Skip stationary qubits qubit flying at speeds never reached before ... This feat achieved by a team of Polytechnique Montreal and CNRS in France us one step closer to the era where information is processed and transmitted by fully quantum principles.
Validated by imposing a peer, the article entitled "High-fidelity and ultrafast spin initialization of a hole bound to a Te isoelectronic center in ZnSe" was recently published in the prestigious journal Physical Review Letters. Creating a qubit in zinc selenide, a well-known semiconductor material, has produced an interface between quantum physics governing the behavior of the ladder in terms of nanometer and transfer of information the speed of light, thus paving the way for the manufacture of quantum communication networks.
classical vs. quantum physics physics
In today's computers, this is classical physics applies. Billions of electrons, which form electric current cooperate to form an information bit: 0, electrons are absent, and 1, electrons are present. In quantum physics, working with a single electron, which allows her to express an amazing property of nature: it can be both a 0, a 1, and the simultaneous superposition of these two states. Welcome to the qubit, the quantum equivalent of the classical bit. The qubit offers opportunities unheard researchers. Here's why.
The electron rotates on itself, a bit like a top. This is the spin. By applying a magnetic field, spin point up, down, or simultaneously up and down, to form a qubit. But there's more. Instead of using an electron, one can use his absence; it is what physicists call a "hole". Like its cousin the electron, the hole has a spin from which it can form a qubit. But whatever it is, the qubit is a quantum delicate creature. It therefore needs a favorable environment.
zinc selenide, telluride and laser: a world first
Zinc selenide, ZnSe, is a crystal where atoms are strictly ordered. It is also a semiconductor in which it is easy to introduce, deliberately, impurities, such as tellurium, a close relative of selenium in the Periodic Table, in which the holes will be imprisoned, much like bubbles air in the glass.
This environment allows the spin of the hole, our qubit, preserving its quantum information longer and faithfully; is the coherence time, time that physicists around the world are trying to extend all possible ways. That's why the choice of zinc selenide is not trivial. It offers a quiet neighborhood in the hole and, therefore, greater coherence time.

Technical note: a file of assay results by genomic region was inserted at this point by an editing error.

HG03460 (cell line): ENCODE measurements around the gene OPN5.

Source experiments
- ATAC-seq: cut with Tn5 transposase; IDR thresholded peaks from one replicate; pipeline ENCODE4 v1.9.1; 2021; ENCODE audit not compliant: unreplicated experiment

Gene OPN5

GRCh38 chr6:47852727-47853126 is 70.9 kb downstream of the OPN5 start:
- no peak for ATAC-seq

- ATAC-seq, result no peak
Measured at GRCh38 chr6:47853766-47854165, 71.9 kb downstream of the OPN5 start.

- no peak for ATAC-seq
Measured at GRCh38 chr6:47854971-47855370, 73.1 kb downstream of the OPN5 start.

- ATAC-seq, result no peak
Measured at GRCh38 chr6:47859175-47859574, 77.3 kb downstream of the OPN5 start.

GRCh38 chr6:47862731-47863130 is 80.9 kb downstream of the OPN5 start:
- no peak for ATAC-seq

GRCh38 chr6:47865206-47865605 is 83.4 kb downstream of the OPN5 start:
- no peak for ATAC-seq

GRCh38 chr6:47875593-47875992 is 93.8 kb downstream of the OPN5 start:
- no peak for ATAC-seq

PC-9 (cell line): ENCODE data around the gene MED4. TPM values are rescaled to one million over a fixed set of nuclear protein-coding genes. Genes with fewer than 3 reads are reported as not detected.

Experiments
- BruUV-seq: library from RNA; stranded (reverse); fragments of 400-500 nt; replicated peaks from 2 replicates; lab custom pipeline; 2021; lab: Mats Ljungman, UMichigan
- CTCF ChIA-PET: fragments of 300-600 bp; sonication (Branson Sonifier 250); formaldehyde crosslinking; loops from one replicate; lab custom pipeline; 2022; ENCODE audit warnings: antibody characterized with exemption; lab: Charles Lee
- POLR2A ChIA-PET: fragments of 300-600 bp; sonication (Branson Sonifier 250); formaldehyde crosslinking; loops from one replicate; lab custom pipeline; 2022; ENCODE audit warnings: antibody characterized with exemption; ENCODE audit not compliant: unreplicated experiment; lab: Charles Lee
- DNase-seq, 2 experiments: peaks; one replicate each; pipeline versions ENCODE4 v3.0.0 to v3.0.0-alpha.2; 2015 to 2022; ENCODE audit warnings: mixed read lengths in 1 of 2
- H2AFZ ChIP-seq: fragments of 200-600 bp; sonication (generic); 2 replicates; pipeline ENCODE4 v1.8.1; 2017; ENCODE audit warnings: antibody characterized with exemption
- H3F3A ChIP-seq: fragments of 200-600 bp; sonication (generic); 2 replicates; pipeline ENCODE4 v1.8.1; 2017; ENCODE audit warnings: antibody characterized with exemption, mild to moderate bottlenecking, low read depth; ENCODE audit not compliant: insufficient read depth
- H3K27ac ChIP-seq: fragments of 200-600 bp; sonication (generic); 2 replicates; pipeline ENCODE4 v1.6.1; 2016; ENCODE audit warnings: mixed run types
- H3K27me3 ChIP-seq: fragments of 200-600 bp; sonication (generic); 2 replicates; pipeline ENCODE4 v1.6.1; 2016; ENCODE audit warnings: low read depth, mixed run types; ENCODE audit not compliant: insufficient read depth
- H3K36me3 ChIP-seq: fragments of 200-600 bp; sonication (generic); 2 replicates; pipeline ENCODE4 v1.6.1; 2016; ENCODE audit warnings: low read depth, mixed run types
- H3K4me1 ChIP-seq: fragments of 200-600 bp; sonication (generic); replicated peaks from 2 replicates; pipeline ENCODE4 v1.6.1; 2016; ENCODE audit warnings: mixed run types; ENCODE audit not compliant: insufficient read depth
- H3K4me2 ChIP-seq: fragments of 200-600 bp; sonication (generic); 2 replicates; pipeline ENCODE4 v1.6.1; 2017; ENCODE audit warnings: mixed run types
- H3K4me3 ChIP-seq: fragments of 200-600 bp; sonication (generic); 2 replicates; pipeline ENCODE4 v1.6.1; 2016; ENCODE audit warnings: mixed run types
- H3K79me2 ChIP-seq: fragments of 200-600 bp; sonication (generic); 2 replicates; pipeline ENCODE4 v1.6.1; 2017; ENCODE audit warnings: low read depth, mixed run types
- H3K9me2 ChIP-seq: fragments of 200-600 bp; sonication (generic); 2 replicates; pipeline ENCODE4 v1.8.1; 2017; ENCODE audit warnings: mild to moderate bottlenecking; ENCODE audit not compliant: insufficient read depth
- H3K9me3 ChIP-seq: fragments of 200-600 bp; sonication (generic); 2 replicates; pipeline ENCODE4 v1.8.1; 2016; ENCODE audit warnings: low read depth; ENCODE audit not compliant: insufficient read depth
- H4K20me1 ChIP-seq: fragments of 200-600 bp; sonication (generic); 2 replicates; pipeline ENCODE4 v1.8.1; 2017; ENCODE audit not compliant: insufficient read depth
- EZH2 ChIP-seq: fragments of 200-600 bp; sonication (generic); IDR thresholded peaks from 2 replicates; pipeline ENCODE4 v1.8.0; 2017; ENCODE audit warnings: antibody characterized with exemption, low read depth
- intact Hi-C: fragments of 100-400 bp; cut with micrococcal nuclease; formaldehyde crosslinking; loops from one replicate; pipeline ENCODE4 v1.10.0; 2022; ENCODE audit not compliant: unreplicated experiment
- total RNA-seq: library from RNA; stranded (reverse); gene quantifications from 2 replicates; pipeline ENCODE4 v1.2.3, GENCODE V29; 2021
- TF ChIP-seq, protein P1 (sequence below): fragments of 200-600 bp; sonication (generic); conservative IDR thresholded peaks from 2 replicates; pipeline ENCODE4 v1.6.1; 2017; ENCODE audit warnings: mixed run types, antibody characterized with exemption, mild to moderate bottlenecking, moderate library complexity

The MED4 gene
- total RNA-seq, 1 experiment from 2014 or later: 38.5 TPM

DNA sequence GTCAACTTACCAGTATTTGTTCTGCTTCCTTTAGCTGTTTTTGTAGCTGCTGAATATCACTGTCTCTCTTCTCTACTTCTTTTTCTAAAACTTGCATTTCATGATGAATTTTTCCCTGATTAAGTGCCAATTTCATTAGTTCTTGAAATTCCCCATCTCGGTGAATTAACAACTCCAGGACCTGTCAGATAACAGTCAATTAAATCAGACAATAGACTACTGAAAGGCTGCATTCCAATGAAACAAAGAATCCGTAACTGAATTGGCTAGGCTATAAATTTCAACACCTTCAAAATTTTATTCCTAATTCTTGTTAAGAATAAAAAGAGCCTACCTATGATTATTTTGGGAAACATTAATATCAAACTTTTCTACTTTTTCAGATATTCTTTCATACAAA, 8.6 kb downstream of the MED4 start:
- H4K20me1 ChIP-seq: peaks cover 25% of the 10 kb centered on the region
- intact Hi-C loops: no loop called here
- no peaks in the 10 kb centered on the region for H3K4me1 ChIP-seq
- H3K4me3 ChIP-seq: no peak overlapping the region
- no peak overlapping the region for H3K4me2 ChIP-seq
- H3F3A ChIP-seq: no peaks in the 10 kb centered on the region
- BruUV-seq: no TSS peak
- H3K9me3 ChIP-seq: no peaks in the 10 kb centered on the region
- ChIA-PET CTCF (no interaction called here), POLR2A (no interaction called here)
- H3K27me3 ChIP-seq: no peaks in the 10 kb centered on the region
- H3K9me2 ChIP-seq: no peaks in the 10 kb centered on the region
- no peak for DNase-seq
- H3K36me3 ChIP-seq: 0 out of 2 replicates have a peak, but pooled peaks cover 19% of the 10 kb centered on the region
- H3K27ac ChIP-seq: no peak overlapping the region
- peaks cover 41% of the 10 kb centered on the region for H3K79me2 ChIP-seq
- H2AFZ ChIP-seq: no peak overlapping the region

Polytechnique Montreal and CNRS in France, teamwork
Philippe St-Jean, a doctoral student in the team of Professor Sébastien Francoeur, uses photons generated by a laser to initialize the hole and store quantum information. To make reading it excites the hole and collects the emitted photons. Result: a quantum information transfer between the stationary qubit generated by the spin of the captured hole in the crystal, and the flying qubit, the photon which, of course, moves at the speed of light.
This new technique shows that it is possible to make a qubit faster than all other methods used until now. Indeed, just a hundred picoseconds or less than a billionth of a second, to spend a flying qubit to qubit stationary, and vice versa.
If this achievement bodes well for the future, much work left to do before using a quantum network to conduct banking transactions safely or build a quantum computer capable of the most complex calculations. This is the difficult task that will continue to address the research team of Sébastien Francoeur.
The Research Council Natural Sciences and Engineering Research Canada (NSERC) funded the work of Mr. Francoeur and his team.
About Polytechnique Montreal
Founded in 1873, Polytechnique Montreal is one of the largest educational and engineering research in Canada. Polytechnique ranks first in Quebec for the number of students and the scope of its research activities. With over 45,700 graduates, Polytechnique Montreal has trained nearly a quarter of the current members of the Ordre des ingénieurs du Québec. It offers more than 120 programs.Polytechnique Montreal has 250 professors and more than 8200 students. Its annual operating budget of over $ 210M, including a research budget of over 70 million.
SOURCE: Polytechnique Montreal